Holden’s next objection concerned SI as an organization: “SI has, or has had, multiple properties that I associate with ineffective organizations.” I acknowledged these problems before Holden published his post, and have since outlined the many improvements we’ve made to organizational effectiveness since I was made Executive Director. I addressed several of Holden’s specific worries here.
Finally, Holden recommended giving to a donor-advised fund rather than to SI:
I don’t think that “Cause X is the one I care about and Organization Y is the only one working on it” to be a good reason to support Organization Y. For donors determined to donate within this cause, I encourage you to consider donating to a donor-advised fund while making it clear that you intend to grant out the funds to existential-risk-reduction-related organizations in the future....
For one who accepts my arguments about SI, I believe withholding funds in this way is likely to be better for SI’s mission than donating to SI
By now I’ve called into question most of Holden’s arguments about SI, but I will still address the issue of donating to SI vs. donating to a donor-advised fund.
First: Which public charity would administer the donor-advised fund? Remember also that in the U.S., the administering charity need not spend from the donor-advised fund as the donor wishes, though they often do.
Second: As I said earlier,
it’s probably easier to reform SI into a more effective organization than it is to launch a new one, since SI has successfully concentrated lots of attention, donor support, and human capital. Also, SI has learned many lessons about how to run a very tricky kind of organization. AI risk reduction is a mission that (1) is beyond most people’s time horizons for caring, (2) is hard to understand and visualize, (3) pattern-matches to science fiction and apocalyptic religion, (4) suffers under complicated and necessarily uncertain strategic considerations (compare to the simplicity of bed nets), (5) has a very small pool of people from which to recruit researchers, etc. SI has lots of experience with these issues; experience that probably takes a long time and lots of money to acquire.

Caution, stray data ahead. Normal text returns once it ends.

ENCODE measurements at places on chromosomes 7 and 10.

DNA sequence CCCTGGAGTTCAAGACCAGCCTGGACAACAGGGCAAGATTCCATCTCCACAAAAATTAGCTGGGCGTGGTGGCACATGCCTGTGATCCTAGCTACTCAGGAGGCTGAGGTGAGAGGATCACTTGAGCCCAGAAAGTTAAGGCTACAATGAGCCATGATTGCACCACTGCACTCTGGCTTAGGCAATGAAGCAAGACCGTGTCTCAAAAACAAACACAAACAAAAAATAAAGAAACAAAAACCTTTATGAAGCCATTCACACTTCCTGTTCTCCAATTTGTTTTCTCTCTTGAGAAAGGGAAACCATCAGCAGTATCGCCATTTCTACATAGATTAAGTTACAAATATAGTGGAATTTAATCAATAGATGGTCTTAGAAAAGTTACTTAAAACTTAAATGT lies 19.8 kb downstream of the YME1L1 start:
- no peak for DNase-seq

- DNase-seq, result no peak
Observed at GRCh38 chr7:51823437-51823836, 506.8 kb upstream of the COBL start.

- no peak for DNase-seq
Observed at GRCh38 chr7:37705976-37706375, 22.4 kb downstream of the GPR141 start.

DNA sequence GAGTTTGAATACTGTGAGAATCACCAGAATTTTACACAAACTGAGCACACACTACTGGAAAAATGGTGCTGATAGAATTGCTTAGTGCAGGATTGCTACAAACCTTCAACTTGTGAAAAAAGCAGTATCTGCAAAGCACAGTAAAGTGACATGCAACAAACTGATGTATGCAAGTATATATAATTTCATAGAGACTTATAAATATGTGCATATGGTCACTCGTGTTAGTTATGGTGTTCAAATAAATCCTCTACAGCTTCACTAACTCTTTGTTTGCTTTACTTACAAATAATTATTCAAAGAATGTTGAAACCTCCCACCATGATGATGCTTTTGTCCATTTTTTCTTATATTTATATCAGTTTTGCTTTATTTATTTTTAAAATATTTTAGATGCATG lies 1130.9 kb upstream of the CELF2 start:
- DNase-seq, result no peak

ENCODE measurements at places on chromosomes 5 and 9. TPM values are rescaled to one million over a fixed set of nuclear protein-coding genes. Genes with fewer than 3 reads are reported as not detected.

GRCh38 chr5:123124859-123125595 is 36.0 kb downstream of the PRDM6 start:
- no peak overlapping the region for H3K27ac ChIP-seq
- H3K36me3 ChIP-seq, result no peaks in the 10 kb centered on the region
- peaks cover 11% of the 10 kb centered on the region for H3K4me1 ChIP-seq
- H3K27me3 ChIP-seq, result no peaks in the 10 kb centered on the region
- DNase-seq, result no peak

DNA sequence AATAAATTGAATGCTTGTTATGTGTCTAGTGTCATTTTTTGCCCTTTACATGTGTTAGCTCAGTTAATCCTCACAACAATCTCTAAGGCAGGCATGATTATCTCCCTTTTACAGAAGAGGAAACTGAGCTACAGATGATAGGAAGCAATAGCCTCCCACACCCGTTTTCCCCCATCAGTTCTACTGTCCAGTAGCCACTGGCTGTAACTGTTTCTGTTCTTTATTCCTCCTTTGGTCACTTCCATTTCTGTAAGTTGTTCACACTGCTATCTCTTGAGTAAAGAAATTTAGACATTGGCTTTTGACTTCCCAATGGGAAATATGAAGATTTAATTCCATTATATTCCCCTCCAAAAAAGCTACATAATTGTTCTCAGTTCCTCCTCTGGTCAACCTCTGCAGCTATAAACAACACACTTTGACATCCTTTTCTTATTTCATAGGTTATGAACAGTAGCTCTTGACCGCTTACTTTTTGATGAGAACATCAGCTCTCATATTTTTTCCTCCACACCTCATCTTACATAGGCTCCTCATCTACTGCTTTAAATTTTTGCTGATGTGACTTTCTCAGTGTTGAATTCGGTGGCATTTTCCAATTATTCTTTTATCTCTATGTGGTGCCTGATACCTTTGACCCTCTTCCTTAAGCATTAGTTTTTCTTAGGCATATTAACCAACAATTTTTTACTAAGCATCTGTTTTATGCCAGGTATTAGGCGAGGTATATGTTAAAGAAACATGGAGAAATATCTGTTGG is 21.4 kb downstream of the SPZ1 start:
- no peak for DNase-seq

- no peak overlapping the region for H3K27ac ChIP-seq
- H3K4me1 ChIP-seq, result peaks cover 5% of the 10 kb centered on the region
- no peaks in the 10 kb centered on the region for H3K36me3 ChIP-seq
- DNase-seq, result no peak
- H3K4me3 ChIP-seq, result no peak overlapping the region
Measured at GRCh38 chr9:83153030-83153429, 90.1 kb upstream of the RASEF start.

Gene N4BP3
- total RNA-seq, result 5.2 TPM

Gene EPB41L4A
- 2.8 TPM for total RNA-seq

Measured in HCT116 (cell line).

The case for funding improvements and growth at SI (as opposed to starving SI as Holden suggests) is bolstered by the fact that SI’s productivity and effectiveness have been improving rapidly of late, and many other improvements (and exciting projects) are on our “to-do” list if we can raise sufficient funding to implement them.
Holden even seems to share some of this optimism:
Luke’s… recognition of the problems I raise… increases my estimate of the likelihood that SI will work to address them...
I’m aware that SI has relatively new leadership that is attempting to address the issues behind some of my complaints. I have a generally positive impression of the new leadership; I believe the Executive Director and Development Director, in particular, to represent a step forward in terms of being interested in transparency and in testing their own general rationality. So I will not be surprised if there is some improvement in the coming years...
For brevity’s sake I have skipped many important details. I may also have misinterpreted Holden somewhere. And surely, Holden and other readers have follow-up questions and objections. This is not the end of the conversation; it is closer to the beginning. I invite you to leave your comments, preferably in accordance with these guidelines (for improved discussion clarity).